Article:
Coale: “We have seven freshmen, two seniors, three sophomores, and one of our starting sophomores is out as well with an injury, so I can relate at least to a certain extent there. We hate to see that in the game, unfortunately, it’s part of it. But as Jose said, the goals do not change. I said at our opening presentation, the very first time I introduced this year’s team, I said, obviously we are young. That’s the last time you’re gonna hear me say that, because what difference does it make? You know, I watch 13-year-olds go on The Voice and sing like crazy, I’m like, really? If they can do that, why can’t you go make a basket? That’s what I recruited you to do, so we understand that these are new experiences, one of my freshmen asked me before, while we were at the airport having a layover at Houston, ‘So how do we get from the airport to the hotel when we get there?’ and I said, ‘Well, we get on the bus.’ And she said, ‘We just find the bus?’ ‘there’s a charter bus we take, like one that took us to the airport in Oklahoma.’ So they don’t even know, this is all incredibly new for them. But that out there, it’s not new for them, they’ve been doing that since they were in the fifth grade. So the reason they came to Oklahoma is to win and go to the NCAA tournament and win there, and that’s what we expect to do.”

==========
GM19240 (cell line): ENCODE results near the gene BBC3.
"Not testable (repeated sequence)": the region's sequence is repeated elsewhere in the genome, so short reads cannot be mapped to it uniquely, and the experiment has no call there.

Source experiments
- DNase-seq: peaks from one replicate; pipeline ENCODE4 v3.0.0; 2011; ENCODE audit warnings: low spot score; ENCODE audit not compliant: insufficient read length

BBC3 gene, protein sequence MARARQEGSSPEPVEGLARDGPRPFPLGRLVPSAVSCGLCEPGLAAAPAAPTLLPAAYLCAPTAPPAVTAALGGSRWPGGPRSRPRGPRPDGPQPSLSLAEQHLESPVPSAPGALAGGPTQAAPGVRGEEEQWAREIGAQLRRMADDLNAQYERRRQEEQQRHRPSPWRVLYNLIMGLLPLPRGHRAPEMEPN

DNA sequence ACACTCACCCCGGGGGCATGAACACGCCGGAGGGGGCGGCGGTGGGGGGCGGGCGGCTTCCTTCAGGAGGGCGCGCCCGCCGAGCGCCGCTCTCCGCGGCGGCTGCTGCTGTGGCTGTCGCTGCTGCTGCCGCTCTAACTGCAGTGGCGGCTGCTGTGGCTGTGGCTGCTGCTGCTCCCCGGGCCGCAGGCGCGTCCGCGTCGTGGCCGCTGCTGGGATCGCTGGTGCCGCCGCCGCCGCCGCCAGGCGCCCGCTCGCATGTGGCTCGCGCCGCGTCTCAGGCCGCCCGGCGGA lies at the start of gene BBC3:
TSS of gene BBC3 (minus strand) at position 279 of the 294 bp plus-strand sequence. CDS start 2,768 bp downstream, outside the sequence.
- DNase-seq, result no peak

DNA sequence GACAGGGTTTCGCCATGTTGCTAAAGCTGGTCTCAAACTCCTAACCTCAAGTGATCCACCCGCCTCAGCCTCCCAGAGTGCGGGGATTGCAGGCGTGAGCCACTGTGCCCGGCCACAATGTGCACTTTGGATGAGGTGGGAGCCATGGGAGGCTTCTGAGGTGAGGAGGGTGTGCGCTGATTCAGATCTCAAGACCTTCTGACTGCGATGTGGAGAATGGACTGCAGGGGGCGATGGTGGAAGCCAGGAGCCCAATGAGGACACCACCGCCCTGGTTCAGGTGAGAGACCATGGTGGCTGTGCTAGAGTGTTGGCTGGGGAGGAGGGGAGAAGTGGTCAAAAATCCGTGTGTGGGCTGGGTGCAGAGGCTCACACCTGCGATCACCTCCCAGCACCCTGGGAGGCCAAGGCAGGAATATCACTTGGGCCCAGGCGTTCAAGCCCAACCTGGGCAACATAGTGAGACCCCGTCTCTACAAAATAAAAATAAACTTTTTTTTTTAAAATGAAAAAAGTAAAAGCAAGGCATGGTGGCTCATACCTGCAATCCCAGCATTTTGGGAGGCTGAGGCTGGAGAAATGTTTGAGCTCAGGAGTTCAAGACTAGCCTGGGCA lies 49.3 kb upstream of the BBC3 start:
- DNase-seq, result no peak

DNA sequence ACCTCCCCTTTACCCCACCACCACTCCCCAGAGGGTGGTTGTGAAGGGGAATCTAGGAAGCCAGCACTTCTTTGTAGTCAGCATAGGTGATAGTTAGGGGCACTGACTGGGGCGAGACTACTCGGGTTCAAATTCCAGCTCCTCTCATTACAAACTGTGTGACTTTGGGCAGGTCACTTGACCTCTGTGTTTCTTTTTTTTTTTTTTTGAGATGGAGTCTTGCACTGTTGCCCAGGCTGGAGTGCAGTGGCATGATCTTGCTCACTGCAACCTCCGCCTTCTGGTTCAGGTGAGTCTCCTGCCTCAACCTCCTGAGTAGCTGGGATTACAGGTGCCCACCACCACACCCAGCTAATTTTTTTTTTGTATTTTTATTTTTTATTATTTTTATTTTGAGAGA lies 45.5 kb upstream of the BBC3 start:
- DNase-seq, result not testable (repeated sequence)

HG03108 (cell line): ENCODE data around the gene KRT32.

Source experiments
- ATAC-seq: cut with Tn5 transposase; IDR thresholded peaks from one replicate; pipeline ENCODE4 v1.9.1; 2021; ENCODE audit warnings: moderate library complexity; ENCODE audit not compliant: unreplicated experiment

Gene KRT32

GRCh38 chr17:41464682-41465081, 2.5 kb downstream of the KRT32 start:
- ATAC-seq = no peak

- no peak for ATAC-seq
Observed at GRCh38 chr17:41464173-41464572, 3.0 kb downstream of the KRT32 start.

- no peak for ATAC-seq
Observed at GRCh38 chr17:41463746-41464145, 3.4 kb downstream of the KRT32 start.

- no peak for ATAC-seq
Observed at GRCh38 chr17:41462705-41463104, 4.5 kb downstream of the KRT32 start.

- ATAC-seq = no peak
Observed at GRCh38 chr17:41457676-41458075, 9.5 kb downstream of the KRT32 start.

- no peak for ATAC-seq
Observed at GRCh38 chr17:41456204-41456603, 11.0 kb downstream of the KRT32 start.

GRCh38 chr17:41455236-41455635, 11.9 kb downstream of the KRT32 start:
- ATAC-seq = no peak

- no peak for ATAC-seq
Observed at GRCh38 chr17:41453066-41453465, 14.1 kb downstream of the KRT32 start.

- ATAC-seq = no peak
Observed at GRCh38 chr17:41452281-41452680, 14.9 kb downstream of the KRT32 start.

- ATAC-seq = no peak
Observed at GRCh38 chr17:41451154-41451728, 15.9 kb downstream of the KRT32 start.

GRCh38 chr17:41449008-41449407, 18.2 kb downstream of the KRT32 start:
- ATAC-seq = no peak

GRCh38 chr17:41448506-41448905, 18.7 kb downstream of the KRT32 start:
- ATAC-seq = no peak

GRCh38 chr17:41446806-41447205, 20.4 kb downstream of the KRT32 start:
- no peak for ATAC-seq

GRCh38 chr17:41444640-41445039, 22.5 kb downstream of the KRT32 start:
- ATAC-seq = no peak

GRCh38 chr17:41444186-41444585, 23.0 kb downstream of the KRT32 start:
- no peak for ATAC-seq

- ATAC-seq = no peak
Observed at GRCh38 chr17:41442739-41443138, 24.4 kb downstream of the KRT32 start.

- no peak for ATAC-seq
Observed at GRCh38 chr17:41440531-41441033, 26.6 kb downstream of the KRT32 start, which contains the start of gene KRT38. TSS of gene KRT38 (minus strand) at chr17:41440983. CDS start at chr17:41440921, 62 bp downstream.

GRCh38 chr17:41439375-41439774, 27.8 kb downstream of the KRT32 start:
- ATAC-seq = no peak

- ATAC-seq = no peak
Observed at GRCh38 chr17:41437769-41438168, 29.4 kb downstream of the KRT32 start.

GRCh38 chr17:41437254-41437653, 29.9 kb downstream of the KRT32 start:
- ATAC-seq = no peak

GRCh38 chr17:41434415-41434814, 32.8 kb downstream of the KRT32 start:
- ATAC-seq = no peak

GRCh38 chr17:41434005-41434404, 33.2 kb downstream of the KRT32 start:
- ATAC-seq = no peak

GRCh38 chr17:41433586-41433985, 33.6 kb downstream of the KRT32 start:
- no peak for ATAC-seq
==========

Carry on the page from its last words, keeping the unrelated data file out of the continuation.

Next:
Woodward: “Well, thank you both for taking time out from your teams to stop by and chat with us, I hope personally to see both of you again April 5th at Amalie Arena, and how about we give a round of applause for these two amazing coaches?”